If we have not learned from history and mythology books, from news and current affairs, and/or from friends’ accounts or personal experience, that family relations might sometimes merely be an arbitrary and involuntary designation by virtue of birth, it might be too late.  Perhaps it is to our credit that we still hope that our relatives might turn out to be more righteous or honourable than they really are and that being part of a family clan might actual mean something more meaningful other than just having the same progenitors or the same middle name or last name.  It says that we still have at least an ounce of idealism within us and that we have not given up in our faith in humankind.  It also indicates a valid coping mechanism where we choose to believe what is convenient or comfortable rather than the painful reality which is before us.

In the previous blog post, I have suggested exercising due caution and skepticism wherever the setting might be–and that people who frequent or are part of an order of a place of worship should not be immune to our own discretion and good judgement.  I would like to extend this suggestion towards our relatives.  If people do not automatically become holy by virtue of being part of a religious or spiritual group, it also goes to say that people who are related to us by blood are not automatically trustworthy simply by virtue of being part of the same extended family.  The designation of being part of a spiritual/religious/actual family almost seems arbitrary and moot when it comes to considering whether they are worthy of respect or whether they are endowed with  kind heart.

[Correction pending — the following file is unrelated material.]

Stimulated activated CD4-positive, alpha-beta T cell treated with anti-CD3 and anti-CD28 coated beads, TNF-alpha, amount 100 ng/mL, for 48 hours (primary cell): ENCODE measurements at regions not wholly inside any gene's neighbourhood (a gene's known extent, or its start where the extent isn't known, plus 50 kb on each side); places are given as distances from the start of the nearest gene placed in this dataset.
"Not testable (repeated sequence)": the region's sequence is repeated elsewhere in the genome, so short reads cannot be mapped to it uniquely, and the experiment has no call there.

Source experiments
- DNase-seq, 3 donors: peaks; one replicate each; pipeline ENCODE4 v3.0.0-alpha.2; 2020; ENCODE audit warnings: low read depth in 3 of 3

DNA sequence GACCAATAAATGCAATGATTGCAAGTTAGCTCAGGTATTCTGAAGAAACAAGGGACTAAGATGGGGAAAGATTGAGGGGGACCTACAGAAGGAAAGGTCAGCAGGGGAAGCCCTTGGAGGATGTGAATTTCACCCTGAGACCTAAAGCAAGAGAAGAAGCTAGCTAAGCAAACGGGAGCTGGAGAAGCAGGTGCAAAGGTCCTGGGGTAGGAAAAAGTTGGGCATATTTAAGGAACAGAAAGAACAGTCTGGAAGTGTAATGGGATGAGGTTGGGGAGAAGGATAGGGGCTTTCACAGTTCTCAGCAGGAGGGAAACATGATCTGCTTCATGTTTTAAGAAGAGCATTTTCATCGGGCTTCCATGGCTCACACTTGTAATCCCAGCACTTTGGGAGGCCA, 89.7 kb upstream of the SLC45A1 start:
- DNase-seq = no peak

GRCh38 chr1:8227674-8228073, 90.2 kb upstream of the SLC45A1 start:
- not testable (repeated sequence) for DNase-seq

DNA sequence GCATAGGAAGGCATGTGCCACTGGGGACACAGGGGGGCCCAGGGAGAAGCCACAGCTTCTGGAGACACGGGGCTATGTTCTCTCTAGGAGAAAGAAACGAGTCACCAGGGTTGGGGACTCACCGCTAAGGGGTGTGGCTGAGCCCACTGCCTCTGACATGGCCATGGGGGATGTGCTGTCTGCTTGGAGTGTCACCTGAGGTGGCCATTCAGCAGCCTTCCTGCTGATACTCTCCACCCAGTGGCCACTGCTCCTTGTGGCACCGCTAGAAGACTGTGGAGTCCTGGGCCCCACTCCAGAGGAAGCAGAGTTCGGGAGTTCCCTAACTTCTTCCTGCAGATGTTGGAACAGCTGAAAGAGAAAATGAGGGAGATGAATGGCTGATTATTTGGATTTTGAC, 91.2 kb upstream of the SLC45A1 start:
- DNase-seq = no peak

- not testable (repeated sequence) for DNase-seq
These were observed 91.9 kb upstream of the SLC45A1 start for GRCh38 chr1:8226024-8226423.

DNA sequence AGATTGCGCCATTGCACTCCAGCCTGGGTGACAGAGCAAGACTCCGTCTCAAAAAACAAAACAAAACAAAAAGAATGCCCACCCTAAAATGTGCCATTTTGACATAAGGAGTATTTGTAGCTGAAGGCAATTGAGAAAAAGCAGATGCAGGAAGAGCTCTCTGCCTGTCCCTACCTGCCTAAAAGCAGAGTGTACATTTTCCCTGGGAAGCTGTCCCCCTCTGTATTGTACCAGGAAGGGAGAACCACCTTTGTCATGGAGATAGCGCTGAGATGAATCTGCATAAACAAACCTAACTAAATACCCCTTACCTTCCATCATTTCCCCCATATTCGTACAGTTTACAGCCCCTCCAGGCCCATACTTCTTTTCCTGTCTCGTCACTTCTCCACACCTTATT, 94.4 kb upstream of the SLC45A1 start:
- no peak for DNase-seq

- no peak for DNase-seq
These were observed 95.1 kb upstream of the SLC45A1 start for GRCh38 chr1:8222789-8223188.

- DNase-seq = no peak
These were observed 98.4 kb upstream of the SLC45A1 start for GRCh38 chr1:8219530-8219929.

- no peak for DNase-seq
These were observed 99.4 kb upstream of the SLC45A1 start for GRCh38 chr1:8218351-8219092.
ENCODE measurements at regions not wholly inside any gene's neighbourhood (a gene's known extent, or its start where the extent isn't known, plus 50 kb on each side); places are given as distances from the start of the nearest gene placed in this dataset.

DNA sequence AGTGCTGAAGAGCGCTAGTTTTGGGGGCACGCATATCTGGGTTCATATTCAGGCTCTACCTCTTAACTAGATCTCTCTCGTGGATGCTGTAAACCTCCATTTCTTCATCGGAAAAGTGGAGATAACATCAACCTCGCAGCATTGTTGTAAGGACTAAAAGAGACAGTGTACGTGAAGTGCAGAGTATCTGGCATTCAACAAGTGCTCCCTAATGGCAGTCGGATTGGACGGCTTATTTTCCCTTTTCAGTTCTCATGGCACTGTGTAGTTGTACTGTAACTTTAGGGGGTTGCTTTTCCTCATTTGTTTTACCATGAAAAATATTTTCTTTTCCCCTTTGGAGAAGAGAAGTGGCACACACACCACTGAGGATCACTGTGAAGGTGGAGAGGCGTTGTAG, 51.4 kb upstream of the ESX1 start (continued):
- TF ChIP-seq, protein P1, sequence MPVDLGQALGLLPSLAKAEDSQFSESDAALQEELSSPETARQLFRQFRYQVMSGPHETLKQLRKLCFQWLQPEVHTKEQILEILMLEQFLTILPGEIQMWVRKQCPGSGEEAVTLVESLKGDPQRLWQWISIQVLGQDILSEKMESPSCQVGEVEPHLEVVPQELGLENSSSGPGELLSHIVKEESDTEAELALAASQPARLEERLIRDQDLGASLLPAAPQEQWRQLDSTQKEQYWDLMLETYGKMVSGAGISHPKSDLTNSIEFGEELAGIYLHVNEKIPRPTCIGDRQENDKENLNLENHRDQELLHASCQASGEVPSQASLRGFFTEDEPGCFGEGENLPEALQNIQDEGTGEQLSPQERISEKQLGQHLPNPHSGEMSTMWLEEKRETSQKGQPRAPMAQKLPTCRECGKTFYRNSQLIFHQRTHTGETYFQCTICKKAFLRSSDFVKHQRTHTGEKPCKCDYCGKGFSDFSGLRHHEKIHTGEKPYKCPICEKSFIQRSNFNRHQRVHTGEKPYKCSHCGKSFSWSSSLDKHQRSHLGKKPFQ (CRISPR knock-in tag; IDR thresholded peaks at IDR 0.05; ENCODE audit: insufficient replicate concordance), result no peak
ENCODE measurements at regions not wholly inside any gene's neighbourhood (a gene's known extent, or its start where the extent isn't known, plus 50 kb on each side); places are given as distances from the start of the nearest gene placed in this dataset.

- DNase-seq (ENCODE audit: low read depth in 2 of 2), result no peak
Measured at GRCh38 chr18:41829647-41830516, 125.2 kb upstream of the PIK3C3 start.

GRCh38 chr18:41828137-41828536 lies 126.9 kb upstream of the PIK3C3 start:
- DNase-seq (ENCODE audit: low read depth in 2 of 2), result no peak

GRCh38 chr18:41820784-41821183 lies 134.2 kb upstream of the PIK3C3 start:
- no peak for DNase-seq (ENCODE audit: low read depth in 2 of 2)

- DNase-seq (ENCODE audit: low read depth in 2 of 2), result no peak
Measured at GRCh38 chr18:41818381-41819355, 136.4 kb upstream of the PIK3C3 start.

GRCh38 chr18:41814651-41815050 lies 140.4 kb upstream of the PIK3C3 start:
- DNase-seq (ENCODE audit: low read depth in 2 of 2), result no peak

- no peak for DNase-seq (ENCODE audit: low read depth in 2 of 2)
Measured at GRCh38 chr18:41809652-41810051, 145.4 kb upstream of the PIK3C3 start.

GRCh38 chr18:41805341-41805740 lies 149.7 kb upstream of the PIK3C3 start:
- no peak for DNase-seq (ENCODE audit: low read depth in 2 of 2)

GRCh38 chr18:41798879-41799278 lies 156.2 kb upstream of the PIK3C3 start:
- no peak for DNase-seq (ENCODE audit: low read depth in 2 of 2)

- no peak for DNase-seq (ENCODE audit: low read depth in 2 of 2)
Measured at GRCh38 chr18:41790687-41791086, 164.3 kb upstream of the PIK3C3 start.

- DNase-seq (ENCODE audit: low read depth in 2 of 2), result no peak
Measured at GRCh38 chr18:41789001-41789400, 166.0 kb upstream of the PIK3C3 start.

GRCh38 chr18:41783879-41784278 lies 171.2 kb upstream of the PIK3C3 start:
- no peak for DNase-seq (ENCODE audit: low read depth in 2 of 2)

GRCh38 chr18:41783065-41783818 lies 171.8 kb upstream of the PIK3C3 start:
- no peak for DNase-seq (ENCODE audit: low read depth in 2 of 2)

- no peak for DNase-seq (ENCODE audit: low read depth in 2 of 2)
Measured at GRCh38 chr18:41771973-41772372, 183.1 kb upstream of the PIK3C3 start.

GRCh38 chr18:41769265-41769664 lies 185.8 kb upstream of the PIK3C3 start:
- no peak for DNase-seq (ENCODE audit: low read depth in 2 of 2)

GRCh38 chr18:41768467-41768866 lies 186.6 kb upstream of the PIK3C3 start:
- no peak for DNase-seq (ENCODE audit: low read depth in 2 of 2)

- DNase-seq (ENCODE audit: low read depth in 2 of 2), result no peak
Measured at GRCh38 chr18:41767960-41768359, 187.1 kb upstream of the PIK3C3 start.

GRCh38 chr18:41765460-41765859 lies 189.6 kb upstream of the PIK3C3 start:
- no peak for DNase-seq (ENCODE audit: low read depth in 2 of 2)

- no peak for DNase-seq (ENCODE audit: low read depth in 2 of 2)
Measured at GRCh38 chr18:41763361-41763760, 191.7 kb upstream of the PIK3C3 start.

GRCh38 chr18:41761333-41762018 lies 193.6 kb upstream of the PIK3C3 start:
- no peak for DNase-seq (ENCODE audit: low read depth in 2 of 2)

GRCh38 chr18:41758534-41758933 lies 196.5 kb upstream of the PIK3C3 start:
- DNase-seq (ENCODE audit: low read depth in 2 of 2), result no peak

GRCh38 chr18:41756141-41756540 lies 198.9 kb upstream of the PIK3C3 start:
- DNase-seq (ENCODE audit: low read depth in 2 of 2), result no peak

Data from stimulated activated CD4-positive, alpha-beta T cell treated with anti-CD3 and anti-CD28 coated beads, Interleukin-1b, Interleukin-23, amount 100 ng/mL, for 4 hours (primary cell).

We all have an instinctive urge for companionship and belonging and it is this primal longing for family which causes us to value blood ties perhaps even beyond what is applicable or apt, given the circumstances.  We must not place our trust, love, and respect on people on people simply because they are considered ‘family’ or simply because ‘blood is thicker than water’ because blood can also be more toxic and is more complicated than water and there must be some discernment when it comes to placing our loyalty on people.  Trust and respect must be earned and perhaps, when it comes to family, there is the tendency to presume innocence until proven guilty, which is fair enough.  However, when the ties that bind extend to continuing betrayal and doubtful intentions and behaviour, there must be some introspection and thought which must be put into the particular situation–it must be considered that beyond kinship, there must be something more substantial within  the ‘ties that bind’ which are love, trust, faith, loyalty, and integrity.

(c) Niconica 2013

 

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